For someone coming out of a treatment program for addiction, staying sober is of paramount concern. But what if one’s former life, pre-rehab, was filled with social situation surrounding alcohol or drugs? It would be an easy path to resume activities so closely associated with, and reminding one of their addiction.
In addition to individuals going through recovery, more and more people are choosing to lead a ‘cleaner’ lifestyle, one without alcohol and drugs.
The question then becomes, for both the person recovering from addiction and for the more health-conscious, how, in today’s world with craft breweries, organic wine producers, and specialty distilleries, can we glean the benefits of staying sober without indulging in former pleasures? Especially the socializing that frequently revolved around them?
It is definitely possible, but realize that not only does it take time to adjust to the fact that you are abstaining from alcohol or drugs for yourself, but it can also take time for your still-indulging friends to accept the changes you are making in your life.
Here are a few common strategies to help move through this sometimes awkward process while still being social.
Just Say No: It’s a cliché for sure, but having the confidence in yourself to decline a drink when out with friends is worth it’s weight in gold. Your close friends should understand the internal struggle and will respect your decision; the people who try and force you to drink, unfortunately, may not respect your decisions and life choices and that is their issue, not yours. If you are worried about being embarrassed, and aren’t yet confident, you can always pull the bartender aside and ask them to make you a cocktail without the liquor.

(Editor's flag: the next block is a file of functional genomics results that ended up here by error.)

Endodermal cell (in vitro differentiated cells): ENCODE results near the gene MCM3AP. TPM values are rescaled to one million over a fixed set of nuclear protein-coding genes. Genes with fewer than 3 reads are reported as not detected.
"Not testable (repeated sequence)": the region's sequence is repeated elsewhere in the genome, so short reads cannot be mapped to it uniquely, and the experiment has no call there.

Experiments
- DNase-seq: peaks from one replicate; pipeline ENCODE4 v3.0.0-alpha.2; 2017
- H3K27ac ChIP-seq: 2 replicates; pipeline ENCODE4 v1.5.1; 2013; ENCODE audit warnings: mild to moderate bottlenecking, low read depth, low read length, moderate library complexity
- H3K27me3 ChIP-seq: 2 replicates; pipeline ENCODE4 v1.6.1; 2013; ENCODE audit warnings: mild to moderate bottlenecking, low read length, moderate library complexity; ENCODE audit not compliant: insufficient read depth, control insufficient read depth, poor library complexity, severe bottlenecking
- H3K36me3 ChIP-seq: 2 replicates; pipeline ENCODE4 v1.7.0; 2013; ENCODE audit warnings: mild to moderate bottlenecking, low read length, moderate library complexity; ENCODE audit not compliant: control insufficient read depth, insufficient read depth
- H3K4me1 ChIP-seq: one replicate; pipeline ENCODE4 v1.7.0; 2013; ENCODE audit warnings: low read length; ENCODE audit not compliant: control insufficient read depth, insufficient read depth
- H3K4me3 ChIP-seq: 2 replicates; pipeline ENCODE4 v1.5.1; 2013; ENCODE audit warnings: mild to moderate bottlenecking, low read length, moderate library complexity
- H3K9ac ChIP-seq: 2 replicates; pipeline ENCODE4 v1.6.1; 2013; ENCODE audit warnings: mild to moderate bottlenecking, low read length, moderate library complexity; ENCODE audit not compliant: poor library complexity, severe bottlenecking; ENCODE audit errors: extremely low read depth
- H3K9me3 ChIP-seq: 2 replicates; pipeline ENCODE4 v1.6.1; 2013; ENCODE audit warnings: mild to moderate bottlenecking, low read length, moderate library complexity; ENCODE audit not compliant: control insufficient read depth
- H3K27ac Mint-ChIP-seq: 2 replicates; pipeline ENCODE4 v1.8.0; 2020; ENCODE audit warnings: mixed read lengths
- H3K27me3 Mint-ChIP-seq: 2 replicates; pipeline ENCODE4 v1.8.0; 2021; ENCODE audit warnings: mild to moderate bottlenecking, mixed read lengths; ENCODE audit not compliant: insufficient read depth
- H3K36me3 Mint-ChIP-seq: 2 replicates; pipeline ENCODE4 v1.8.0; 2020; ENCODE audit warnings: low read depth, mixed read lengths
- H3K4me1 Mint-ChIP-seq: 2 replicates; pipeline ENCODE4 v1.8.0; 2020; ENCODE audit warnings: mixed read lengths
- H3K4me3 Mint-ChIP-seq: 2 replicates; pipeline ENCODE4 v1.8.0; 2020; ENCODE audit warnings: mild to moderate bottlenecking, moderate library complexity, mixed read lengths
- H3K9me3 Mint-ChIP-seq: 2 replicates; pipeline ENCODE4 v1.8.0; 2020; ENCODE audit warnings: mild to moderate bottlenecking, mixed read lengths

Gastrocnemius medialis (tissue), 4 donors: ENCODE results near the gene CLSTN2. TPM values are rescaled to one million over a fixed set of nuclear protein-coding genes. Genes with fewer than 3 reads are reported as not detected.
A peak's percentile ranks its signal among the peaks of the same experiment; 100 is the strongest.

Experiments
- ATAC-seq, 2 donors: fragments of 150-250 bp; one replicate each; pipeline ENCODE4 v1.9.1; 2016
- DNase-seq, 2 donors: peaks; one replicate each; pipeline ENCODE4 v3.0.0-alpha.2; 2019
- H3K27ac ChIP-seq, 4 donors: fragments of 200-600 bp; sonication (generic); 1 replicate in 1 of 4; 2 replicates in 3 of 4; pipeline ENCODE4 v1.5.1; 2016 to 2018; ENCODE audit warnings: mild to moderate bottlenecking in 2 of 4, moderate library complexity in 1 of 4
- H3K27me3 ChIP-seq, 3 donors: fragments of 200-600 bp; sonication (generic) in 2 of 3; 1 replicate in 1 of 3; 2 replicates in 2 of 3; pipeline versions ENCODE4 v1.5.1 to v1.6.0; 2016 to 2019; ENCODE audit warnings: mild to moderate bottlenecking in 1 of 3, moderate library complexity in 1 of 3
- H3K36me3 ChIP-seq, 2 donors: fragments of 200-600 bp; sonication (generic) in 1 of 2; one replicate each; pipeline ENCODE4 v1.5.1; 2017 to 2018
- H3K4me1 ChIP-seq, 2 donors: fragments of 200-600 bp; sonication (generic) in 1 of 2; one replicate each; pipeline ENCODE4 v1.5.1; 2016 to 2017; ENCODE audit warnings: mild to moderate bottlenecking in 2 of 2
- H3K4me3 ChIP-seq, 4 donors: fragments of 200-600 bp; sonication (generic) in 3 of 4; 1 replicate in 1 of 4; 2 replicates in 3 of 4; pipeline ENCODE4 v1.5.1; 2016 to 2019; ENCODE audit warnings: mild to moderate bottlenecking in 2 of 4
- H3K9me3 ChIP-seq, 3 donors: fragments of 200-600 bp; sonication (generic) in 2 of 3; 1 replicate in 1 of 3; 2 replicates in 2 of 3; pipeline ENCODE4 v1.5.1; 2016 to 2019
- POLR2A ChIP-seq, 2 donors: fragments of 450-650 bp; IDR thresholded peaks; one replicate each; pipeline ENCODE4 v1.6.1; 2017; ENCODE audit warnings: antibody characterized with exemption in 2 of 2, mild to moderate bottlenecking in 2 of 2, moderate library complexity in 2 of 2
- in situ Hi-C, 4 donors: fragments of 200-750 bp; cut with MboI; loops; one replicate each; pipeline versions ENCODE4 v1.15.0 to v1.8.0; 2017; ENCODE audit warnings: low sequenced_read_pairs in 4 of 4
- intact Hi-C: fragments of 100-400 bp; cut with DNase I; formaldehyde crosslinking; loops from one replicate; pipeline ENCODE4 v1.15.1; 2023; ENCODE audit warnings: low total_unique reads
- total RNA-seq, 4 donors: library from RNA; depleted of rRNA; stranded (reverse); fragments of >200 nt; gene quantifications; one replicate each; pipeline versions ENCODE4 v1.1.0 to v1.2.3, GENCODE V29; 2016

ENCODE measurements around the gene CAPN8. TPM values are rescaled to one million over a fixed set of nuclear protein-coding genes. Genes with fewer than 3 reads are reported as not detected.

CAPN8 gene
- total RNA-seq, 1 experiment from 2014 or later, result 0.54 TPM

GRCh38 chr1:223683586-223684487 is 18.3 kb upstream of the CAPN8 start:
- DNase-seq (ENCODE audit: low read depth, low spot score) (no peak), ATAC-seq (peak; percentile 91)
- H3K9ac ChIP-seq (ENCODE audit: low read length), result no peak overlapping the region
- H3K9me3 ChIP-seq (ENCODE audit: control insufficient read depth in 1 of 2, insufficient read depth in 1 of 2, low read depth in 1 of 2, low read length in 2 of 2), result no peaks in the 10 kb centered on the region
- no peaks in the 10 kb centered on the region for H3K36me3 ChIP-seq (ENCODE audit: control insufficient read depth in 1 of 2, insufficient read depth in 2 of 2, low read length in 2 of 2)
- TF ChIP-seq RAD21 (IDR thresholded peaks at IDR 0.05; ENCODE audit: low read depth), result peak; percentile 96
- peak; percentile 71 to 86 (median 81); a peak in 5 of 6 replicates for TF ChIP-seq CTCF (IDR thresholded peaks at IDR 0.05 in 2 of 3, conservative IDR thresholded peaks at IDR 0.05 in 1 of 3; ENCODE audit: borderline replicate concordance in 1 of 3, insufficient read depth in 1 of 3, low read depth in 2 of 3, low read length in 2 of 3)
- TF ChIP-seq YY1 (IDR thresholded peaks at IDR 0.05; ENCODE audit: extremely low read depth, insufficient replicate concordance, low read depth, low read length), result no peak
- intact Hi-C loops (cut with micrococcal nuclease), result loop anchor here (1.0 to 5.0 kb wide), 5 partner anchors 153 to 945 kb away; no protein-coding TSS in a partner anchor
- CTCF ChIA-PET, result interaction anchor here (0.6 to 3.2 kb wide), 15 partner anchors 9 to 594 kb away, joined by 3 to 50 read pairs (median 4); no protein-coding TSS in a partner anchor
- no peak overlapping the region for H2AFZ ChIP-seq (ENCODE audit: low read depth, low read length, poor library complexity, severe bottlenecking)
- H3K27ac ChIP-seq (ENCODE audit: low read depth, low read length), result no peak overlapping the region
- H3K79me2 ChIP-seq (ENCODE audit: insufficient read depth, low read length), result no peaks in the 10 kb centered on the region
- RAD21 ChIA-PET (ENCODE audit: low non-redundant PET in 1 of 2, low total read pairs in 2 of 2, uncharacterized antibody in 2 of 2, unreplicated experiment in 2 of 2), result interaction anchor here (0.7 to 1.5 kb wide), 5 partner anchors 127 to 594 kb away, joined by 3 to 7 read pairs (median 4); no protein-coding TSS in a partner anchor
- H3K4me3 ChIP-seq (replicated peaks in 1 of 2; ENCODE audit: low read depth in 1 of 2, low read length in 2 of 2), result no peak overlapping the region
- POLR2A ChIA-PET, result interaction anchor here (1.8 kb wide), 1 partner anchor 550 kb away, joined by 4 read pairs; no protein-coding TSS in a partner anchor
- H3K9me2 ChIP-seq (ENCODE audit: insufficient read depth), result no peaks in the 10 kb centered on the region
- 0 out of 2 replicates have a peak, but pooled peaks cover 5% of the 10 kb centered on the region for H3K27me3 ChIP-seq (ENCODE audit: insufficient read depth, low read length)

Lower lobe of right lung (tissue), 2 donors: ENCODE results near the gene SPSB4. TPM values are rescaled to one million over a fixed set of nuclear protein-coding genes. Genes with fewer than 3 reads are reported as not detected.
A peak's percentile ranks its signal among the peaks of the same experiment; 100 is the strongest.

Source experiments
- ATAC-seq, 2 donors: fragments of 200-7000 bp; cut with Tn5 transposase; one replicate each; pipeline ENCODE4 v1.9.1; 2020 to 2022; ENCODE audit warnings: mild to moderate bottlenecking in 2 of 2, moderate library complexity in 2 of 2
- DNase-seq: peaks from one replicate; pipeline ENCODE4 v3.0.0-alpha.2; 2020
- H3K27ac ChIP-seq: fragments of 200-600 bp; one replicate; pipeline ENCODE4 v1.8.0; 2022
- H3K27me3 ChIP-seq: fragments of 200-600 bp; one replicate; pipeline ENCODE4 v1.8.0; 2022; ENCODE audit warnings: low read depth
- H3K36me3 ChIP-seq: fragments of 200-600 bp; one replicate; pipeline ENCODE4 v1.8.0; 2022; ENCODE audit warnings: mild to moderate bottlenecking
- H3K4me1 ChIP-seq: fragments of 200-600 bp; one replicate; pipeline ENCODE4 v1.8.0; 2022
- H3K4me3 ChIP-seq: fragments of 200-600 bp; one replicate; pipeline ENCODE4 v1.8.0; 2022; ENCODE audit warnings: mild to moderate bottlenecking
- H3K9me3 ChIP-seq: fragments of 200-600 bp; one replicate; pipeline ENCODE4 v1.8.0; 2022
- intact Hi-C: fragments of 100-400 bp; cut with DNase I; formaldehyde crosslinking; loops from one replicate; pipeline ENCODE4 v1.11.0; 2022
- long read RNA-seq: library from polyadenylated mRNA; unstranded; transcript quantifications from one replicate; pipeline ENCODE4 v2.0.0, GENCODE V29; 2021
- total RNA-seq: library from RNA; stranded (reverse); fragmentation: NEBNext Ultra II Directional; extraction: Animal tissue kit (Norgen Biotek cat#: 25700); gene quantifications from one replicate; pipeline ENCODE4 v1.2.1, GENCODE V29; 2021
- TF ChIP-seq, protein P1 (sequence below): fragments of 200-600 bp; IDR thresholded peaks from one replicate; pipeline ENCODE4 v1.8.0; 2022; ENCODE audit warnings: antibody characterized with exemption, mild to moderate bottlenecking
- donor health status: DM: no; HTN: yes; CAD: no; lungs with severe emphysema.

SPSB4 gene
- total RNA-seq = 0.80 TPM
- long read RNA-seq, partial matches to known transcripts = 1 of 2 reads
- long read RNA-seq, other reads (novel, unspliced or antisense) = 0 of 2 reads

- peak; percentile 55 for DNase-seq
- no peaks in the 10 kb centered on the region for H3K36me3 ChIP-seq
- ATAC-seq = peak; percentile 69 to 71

Sober Situations: There are plenty of activities happening in your area that don’t even have the option of alcohol or drugs, and it’s not hard to find them. You can find life outside of a bar or back room without the temptation of overindulging. Movie theaters, coffee cafes, and some concert venues may be the solution instead of gathering where the drinking is front and center.
Get Healthy: Many people find it worthwhile to start a fitness program where health and wellness is paramount. In fact, it may be a natural extension of coming out of recovery to do so. Joining a gym, or studio that offers classes in weight training, cardiovascular training, martial arts, or even yoga and meditation may be intimidating at first, but it will surround you with people looking to achieve a healthy lifestyle. And once you get over the first lesson or two, you may find yourself with a new group of friends that not only will help you in your journey, but reinforce better habits.